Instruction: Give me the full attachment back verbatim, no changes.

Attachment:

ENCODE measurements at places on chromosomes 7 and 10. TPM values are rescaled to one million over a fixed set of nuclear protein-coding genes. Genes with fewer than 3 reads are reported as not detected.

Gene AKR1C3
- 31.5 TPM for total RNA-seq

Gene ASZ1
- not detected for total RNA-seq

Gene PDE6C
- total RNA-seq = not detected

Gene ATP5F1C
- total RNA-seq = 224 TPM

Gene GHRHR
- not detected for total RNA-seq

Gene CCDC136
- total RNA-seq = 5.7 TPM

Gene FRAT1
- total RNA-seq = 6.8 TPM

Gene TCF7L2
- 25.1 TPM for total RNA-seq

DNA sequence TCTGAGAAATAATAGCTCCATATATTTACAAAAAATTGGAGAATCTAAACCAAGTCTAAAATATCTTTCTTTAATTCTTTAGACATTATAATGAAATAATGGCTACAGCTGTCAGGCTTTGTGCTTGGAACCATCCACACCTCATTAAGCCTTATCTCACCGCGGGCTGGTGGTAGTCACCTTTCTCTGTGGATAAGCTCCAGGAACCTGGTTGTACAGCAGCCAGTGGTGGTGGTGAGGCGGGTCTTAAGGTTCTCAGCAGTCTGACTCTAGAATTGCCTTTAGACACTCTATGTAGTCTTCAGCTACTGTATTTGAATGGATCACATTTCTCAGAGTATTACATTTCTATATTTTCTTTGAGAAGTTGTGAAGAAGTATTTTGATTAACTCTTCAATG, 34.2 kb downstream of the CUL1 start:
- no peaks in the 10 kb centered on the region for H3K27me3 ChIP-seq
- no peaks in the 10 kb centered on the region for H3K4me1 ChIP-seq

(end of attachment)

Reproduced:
ENCODE measurements at places on chromosomes 7 and 10. TPM values are rescaled to one million over a fixed set of nuclear protein-coding genes. Genes with fewer than 3 reads are reported as not detected.

Gene AKR1C3
- 31.5 TPM for total RNA-seq

Gene ASZ1
- not detected for total RNA-seq

Gene PDE6C
- total RNA-seq = not detected

Gene ATP5F1C
- total RNA-seq = 224 TPM

Gene GHRHR
- not detected for total RNA-seq

Gene CCDC136
- total RNA-seq = 5.7 TPM

Gene FRAT1
- total RNA-seq = 6.8 TPM

Gene TCF7L2
- 25.1 TPM for total RNA-seq

DNA sequence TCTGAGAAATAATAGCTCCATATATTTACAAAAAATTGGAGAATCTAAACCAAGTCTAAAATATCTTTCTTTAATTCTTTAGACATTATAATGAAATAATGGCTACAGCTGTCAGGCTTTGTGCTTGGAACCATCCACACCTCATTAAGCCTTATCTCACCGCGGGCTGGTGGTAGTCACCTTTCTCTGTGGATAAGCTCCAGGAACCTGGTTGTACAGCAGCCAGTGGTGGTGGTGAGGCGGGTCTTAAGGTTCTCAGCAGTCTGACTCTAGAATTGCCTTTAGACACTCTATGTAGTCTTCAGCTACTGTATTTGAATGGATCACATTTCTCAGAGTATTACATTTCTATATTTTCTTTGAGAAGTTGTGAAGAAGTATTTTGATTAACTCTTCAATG, 34.2 kb downstream of the CUL1 start:
- no peaks in the 10 kb centered on the region for H3K27me3 ChIP-seq
- no peaks in the 10 kb centered on the region for H3K4me1 ChIP-seq